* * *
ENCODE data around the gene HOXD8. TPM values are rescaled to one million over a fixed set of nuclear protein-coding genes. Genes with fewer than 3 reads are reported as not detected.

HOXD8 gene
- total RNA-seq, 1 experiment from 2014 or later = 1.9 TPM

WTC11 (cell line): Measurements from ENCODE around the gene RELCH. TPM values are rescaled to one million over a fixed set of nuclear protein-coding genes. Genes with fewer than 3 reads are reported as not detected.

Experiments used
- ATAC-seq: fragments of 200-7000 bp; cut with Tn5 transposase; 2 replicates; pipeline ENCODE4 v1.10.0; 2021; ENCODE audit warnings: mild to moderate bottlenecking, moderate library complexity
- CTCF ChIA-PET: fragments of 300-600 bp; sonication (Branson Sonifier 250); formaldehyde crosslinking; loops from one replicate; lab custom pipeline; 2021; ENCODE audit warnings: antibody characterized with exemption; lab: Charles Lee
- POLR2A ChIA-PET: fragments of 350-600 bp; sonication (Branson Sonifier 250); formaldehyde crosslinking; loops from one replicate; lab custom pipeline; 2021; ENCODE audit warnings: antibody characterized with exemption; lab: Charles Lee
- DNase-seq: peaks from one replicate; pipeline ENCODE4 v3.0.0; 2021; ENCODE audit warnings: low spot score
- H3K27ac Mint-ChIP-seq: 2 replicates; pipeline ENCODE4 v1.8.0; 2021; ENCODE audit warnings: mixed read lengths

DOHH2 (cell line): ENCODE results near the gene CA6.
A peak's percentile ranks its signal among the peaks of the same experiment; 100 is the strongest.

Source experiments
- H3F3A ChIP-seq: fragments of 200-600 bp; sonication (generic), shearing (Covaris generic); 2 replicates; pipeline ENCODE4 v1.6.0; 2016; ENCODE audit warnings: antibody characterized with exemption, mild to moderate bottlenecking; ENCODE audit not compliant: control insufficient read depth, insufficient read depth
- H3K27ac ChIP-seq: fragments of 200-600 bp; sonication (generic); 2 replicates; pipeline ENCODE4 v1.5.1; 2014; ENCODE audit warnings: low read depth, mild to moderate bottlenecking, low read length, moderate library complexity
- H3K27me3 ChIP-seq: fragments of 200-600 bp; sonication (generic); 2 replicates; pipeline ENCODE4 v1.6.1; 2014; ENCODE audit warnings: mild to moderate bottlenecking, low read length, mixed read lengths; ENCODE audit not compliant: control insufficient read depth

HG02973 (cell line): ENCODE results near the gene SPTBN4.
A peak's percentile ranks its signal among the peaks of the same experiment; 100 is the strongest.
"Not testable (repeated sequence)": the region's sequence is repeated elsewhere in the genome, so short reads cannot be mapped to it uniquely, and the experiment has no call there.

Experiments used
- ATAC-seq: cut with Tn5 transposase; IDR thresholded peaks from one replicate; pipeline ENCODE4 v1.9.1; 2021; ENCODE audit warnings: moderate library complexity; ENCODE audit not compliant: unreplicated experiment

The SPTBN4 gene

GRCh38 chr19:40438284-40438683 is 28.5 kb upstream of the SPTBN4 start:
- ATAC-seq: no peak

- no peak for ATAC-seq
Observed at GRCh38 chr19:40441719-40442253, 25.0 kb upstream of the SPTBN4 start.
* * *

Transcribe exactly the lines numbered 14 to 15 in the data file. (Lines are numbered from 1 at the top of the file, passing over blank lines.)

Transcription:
- H3F3A ChIP-seq: fragments of 200-600 bp; sonication (generic), shearing (Covaris generic); 2 replicates; pipeline ENCODE4 v1.6.0; 2016; ENCODE audit warnings: antibody characterized with exemption, mild to moderate bottlenecking; ENCODE audit not compliant: control insufficient read depth, insufficient read depth
- H3K27ac ChIP-seq: fragments of 200-600 bp; sonication (generic); 2 replicates; pipeline ENCODE4 v1.5.1; 2014; ENCODE audit warnings: low read depth, mild to moderate bottlenecking, low read length, moderate library complexity